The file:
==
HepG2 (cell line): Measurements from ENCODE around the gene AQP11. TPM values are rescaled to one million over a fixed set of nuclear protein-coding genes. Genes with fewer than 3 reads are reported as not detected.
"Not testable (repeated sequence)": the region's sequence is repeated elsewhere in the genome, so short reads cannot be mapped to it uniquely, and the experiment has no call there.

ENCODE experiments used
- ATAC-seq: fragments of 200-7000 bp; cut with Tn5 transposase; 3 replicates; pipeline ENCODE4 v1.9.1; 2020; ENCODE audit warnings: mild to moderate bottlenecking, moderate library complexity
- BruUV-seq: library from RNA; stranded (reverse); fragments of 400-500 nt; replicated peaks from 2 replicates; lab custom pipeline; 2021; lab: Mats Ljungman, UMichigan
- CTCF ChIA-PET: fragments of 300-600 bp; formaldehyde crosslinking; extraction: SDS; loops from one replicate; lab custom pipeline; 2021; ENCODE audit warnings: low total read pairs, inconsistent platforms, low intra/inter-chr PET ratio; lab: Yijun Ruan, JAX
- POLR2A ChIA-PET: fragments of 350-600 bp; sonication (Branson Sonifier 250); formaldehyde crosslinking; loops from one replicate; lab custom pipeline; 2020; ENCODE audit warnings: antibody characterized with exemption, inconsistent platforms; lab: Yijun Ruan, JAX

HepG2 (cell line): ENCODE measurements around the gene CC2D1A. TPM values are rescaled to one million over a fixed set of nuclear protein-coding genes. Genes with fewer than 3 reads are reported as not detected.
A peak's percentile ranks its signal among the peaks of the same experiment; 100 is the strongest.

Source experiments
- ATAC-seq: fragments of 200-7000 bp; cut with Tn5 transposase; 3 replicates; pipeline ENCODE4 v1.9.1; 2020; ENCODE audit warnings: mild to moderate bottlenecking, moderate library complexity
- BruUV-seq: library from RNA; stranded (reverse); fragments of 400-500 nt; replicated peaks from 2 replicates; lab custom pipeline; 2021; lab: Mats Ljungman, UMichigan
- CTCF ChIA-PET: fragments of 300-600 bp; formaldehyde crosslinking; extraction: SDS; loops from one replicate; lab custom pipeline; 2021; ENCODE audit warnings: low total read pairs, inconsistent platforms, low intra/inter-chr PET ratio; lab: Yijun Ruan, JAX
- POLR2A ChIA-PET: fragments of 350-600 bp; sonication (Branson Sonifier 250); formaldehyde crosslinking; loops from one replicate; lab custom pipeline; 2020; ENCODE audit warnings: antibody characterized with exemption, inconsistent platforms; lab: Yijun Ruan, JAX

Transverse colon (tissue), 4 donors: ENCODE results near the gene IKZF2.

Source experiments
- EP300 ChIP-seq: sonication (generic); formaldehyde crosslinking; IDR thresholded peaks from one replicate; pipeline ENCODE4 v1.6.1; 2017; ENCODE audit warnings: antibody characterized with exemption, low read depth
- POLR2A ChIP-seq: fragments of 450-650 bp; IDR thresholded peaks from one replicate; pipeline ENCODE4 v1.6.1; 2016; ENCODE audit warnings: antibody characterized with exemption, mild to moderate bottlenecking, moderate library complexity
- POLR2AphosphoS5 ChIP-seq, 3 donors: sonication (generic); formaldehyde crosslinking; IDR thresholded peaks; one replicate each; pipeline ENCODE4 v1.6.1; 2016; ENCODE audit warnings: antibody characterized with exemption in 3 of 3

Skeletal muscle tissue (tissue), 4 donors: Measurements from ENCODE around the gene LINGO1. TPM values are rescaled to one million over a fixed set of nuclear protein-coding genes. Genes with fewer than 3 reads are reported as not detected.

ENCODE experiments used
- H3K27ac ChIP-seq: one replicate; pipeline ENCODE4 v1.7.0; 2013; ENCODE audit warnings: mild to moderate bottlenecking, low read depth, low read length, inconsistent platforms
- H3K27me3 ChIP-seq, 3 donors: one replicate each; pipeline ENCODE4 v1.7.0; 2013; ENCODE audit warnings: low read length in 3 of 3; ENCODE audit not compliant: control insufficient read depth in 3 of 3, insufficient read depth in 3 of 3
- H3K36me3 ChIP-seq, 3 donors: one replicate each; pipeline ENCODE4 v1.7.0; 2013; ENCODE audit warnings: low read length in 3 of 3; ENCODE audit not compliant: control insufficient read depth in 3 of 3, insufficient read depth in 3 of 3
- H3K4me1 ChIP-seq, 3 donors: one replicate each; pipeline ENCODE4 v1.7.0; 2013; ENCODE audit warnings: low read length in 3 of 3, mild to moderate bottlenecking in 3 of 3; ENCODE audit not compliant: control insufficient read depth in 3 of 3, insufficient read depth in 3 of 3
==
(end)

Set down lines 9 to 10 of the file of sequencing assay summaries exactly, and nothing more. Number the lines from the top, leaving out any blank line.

A peak's percentile ranks its signal among the peaks of the same experiment; 100 is the strongest.

Source experiments